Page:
There always have been, and always will be, clients who are only interested in making a quick profit and they won’t go away, not as long as there are translators who are prepared to work for these low rates. If you are serious about your business and you are able to offer quality translations, you don’t want to work with these clients. And you don’t have to, because there are plenty of serious clients out there who are willing to pay for quality. It just takes more effort to find them, or have them find you. Make sure you market yourself professionally, provide samples of your work and be active on the internet and/or in networks so clients can actually find you. You are in charge of your business, so you set your rates.
“I’ve only just started and am not very experienced yet”
Obviously, more experienced translators can ask higher rates than less experienced translators. Be careful, however, not to charge rates that are too low when you are just starting, because it will be very difficult to raise those rates to a decent level once you have gained some experience. If you start too low, you will most probably lose most of your current clients and you will have to find new clients, which means you will basically have to start all over again.
“A client asked me to lower my rate in exchange for a high volume of work”
Whether you are working on a 1500-word job or a 15,000-word job, the average number of words you translate per hour will remain roughly the same. So why should you be paid less for a big job? In addition, taking on a big job also means you will have to turn down other jobs and may lose (potential) clients. So why should you settle for less during the whole time you are working on this big job?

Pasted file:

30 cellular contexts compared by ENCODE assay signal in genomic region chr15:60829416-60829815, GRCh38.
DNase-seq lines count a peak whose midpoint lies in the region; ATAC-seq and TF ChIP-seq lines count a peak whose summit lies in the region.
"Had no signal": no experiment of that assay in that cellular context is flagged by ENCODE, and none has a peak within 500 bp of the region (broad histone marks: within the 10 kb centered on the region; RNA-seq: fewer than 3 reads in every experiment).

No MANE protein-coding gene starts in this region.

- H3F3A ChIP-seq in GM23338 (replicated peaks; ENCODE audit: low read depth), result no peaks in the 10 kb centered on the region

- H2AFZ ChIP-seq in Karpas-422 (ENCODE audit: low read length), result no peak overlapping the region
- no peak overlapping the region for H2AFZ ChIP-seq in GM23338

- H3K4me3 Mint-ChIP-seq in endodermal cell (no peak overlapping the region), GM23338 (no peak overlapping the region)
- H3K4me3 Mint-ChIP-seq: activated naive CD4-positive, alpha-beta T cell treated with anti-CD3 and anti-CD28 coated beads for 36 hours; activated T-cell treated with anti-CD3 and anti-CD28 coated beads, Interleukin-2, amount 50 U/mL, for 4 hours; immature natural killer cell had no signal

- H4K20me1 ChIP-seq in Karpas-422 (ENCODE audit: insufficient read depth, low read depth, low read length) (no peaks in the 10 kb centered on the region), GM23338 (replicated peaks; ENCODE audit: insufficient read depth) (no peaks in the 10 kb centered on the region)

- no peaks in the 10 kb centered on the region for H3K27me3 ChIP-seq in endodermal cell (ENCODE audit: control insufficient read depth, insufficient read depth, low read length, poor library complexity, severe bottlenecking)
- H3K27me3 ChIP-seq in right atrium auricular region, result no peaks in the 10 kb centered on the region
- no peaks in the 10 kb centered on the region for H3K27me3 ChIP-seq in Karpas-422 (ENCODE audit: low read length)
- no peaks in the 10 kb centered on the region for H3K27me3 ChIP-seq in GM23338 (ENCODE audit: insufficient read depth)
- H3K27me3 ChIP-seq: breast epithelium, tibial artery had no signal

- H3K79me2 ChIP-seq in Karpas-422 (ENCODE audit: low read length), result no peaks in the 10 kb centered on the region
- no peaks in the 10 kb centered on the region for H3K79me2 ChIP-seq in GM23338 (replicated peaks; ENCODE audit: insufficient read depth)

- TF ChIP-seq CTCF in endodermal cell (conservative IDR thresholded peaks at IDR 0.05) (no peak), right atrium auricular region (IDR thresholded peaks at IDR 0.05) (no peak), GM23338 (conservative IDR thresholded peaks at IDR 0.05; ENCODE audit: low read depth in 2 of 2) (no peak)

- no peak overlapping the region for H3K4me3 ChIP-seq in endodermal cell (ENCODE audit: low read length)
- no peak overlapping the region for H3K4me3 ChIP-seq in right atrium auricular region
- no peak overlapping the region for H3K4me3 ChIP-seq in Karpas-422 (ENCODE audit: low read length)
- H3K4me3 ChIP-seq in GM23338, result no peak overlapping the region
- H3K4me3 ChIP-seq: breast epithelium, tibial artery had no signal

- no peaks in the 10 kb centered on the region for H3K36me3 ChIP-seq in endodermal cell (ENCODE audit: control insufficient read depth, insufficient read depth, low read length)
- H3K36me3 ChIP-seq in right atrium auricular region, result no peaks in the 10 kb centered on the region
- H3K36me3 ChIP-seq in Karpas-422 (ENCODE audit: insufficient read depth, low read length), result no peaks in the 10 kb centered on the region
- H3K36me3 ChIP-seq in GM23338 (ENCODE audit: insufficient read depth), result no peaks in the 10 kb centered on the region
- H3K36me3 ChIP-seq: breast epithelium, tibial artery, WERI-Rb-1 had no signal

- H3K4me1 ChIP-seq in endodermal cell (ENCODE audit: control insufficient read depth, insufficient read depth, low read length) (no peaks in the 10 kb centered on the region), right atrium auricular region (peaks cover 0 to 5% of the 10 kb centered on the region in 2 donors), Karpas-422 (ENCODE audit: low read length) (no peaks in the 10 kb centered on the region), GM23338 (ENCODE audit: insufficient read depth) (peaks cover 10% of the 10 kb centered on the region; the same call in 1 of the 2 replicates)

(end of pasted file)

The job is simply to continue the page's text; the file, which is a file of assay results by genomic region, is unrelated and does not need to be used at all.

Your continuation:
“I don’t need to earn that much, my partner earns enough to pay the bills”
Good for you, but that doesn’t mean that your work is worth less. Besides, there are plenty of translators who do have to earn a living translating. By underselling yourself and your work, you are damaging the profession’s reputation and you are ruining the market for others.
Dutch linguist Nicoline van der Sijs has written a book about the influences of the Dutch language on North American languages. The book will be published in September, both in Dutch (Yankees, cookies en dollars: De invloed van het Nederlands op de Noord-Amerikaanse talen) and in English (Cookies, Coleslaw, and Stoops: The Influence of Dutch on the North American Languages).
From Santa Claus (after the Dutch folklore saint Sinterklaas) and his sleigh (the pronunciation of the Dutch slee is almost identical) to a dumbhead talking poppycock, the contributions of the Dutch language to American English are indelibly embedded to some of our most vernacular terms and expressions.